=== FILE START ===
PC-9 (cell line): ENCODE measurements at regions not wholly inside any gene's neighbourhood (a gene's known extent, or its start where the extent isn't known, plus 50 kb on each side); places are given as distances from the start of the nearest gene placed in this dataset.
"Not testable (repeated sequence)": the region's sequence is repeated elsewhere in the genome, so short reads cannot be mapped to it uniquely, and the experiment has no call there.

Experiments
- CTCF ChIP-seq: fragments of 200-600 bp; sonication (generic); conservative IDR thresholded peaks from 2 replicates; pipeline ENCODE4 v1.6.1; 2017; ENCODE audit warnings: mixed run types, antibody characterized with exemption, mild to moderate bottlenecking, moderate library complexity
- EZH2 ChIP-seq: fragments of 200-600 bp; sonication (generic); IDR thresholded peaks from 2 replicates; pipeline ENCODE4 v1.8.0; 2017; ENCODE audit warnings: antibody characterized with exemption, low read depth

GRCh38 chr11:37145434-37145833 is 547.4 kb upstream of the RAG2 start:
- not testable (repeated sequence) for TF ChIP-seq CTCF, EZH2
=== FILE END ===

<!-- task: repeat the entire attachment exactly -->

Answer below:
PC-9 (cell line): ENCODE measurements at regions not wholly inside any gene's neighbourhood (a gene's known extent, or its start where the extent isn't known, plus 50 kb on each side); places are given as distances from the start of the nearest gene placed in this dataset.
"Not testable (repeated sequence)": the region's sequence is repeated elsewhere in the genome, so short reads cannot be mapped to it uniquely, and the experiment has no call there.

Experiments
- CTCF ChIP-seq: fragments of 200-600 bp; sonication (generic); conservative IDR thresholded peaks from 2 replicates; pipeline ENCODE4 v1.6.1; 2017; ENCODE audit warnings: mixed run types, antibody characterized with exemption, mild to moderate bottlenecking, moderate library complexity
- EZH2 ChIP-seq: fragments of 200-600 bp; sonication (generic); IDR thresholded peaks from 2 replicates; pipeline ENCODE4 v1.8.0; 2017; ENCODE audit warnings: antibody characterized with exemption, low read depth

GRCh38 chr11:37145434-37145833 is 547.4 kb upstream of the RAG2 start:
- not testable (repeated sequence) for TF ChIP-seq CTCF, EZH2